|New Civilization News: Responsibility|
6 comments31 Oct 2004 @ 13:14 by dempstress : OK then.......
you've convinced me. No more nagging!
Were La Dempstress a nag in actual mutual living space, t'would be a Shakespearian experience...and therefore worth it---almost.
31 Oct 2004 @ 15:28 by martha : Richard i applaud you (with two hands)
for your efforts. We all need to take responsibility...each moment...with each thought and action....go Kerry go....
31 Oct 2004 @ 18:00 by shawa : I really like it
I can feel your passion, I really like it! :-)
1 Nov 2004 @ 08:30 by jazzolog : Knock & Drag
That's the name of a volunteer opportunity tomorrow. At 4:00 teams will go out to every polling place in the County. We'll check the rolls to see who on our list of registered Democrats HASN'T voted yet. Then we phone 'em, and get them to a voting machine. If no answer to that phonecall, we go to the house. We knock, and when they answer we...uh---ahem. :-)
The New York Times
November 1, 2004
To Get Ohio Voters to the Polls, Volunteers Knock, Talk and Cajole
By JAMES DAO
TOLEDO, Ohio, Oct. 31 - A light rain fell as two dozen volunteers for President Bush huddled behind a white van in a Wal-Mart parking lot here this weekend. It was game day, the start of their long-awaited, repeatedly rehearsed final push to get Republican voters to the polls on Election Day.
Blue Bush-Cheney hats were distributed with neatly packed brown envelopes containing maps, voter lists and plastic ponchos. The team captain reviewed dos and don'ts. (Be polite; avoid lawns.) And then, though it was hard to believe anything had been forgotten, a volunteer muttered one more piece of advice.
"Show some passion," she said. "People need to see our passion."
So it goes here, throughout Ohio and, indeed, all across nearly a dozen swing states where the election is breathtakingly close. Never in the history of American presidential campaigns will so many people be called, visited, handed literature and cajoled to vote than in the final hours of this race. And the side with the better turnout game is almost certain to win the race, strategists say. "In all my years in politics, I've never seen anything like this from either party," said James Ruvolo, chairman of Senator John Kerry's campaign in Ohio. "Win, lose or draw, neither side will be able to say it didn't put enough resources into Ohio."
The race's extraordinary closeness was starkly underlined by a Columbus Dispatch poll on Sunday that showed Mr. Bush and Mr. Kerry both receiving just under 50 percent of the vote in this state. Out of 2,880 responses, Mr. Kerry received eight more votes than Mr. Bush, the smallest margin in the history of the respected survey.
On the ground, Ohio was typical, only more so, of the nearly deafening hum of campaign activity across the nation. Democrats claimed the party had 170,000 volunteers working across the state, a figure that was impossible to confirm. Republicans said they had 85,000 field workers, while independent groups mustered tens of thousands more.
Together, the two sides said they planned to call or visit more than one million homes before the polls close. For that reason, some analysts are predicting turnout in Ohio this year could surpass the 77 percent of registered voters who cast ballots in 1992, the highest in recent decades.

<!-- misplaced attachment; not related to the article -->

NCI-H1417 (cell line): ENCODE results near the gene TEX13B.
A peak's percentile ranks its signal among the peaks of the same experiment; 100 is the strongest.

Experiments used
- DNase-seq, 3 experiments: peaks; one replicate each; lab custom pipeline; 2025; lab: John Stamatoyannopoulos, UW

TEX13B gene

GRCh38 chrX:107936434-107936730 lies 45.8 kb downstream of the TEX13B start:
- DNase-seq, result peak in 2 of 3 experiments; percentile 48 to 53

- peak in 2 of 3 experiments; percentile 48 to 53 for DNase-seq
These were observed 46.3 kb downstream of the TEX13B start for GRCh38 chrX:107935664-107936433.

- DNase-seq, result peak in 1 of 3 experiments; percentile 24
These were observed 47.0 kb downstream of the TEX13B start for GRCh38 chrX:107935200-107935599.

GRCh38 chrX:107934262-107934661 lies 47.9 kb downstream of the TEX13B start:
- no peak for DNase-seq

In a clear sign that the state's 20 electoral votes remain in the balance, all four members of the two major tickets campaigned in the state on Sunday, using raucous rallies and quiet prayer to energize their bases. Mr. Bush was at Great American Ballpark in Cincinnati, Vice President Dick Cheney at the airport in Toledo, Mr. Kerry at a Dayton church and Senator John Edwards in Columbus. Mr. Kerry plans to visit Cleveland and Toledo to close his campaign on Monday.
But it was the buzzing activity below the big media events where the campaign duel was most ferocious. And it was not just the two parties: thousands of volunteers with independent groups, from the National Rifle Association to labor unions to evangelical churches to liberal groups like the Association of Community Organizations for Reform Now, or Acorn, were also feverishly at work on college campuses and in housing projects, gun clubs and suburban malls across the state.
The activity was so intense in Toledo this weekend that union canvassers reported finding three or four pieces of campaign literature already stuck on many doors. And volunteers at a Democratic phone bank in south Toledo said on Sunday that many people were getting angry at the repeated calls they were receiving.
"I just tell them the Republicans are making the same calls, and if we don't keep up, we'll lose," said one volunteer, Jonathan Warner, 49, of Holland, Ohio. "That cheers them up."
Democratic strategists argued that the flood of calls could only help their case. "You cannot remind people too often," said Mr. Ruvolo, the Kerry state chairman. "I hope people start saying 'Stop,' because that will mean we've done our job." A major wildcard in this year's Ohio campaign is a proposed state constitutional amendment that would ban same-sex marriages and restrict civil unions. John Green, a political scientist at Akron University, predicts the measure will increase turnout among evangelical Christians, a group that tends to vote Republican, by three to four percent over 2000.